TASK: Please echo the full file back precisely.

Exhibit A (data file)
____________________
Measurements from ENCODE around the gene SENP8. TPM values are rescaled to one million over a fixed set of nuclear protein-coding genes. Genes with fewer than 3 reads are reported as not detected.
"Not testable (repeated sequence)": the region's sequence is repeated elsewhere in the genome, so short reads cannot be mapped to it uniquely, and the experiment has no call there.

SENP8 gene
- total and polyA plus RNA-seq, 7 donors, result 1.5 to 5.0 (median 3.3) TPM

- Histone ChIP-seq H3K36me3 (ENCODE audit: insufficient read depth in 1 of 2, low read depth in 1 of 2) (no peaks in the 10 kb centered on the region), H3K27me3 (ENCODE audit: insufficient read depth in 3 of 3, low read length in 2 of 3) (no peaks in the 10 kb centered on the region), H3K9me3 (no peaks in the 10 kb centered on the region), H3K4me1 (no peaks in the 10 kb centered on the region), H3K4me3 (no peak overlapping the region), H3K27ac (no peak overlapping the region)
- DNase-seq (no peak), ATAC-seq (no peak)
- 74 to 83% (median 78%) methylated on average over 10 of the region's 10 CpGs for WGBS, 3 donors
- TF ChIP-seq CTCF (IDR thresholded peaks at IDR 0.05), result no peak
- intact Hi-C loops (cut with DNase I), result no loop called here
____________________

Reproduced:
Measurements from ENCODE around the gene SENP8. TPM values are rescaled to one million over a fixed set of nuclear protein-coding genes. Genes with fewer than 3 reads are reported as not detected.
"Not testable (repeated sequence)": the region's sequence is repeated elsewhere in the genome, so short reads cannot be mapped to it uniquely, and the experiment has no call there.

SENP8 gene
- total and polyA plus RNA-seq, 7 donors, result 1.5 to 5.0 (median 3.3) TPM

- Histone ChIP-seq H3K36me3 (ENCODE audit: insufficient read depth in 1 of 2, low read depth in 1 of 2) (no peaks in the 10 kb centered on the region), H3K27me3 (ENCODE audit: insufficient read depth in 3 of 3, low read length in 2 of 3) (no peaks in the 10 kb centered on the region), H3K9me3 (no peaks in the 10 kb centered on the region), H3K4me1 (no peaks in the 10 kb centered on the region), H3K4me3 (no peak overlapping the region), H3K27ac (no peak overlapping the region)
- DNase-seq (no peak), ATAC-seq (no peak)
- 74 to 83% (median 78%) methylated on average over 10 of the region's 10 CpGs for WGBS, 3 donors
- TF ChIP-seq CTCF (IDR thresholded peaks at IDR 0.05), result no peak
- intact Hi-C loops (cut with DNase I), result no loop called here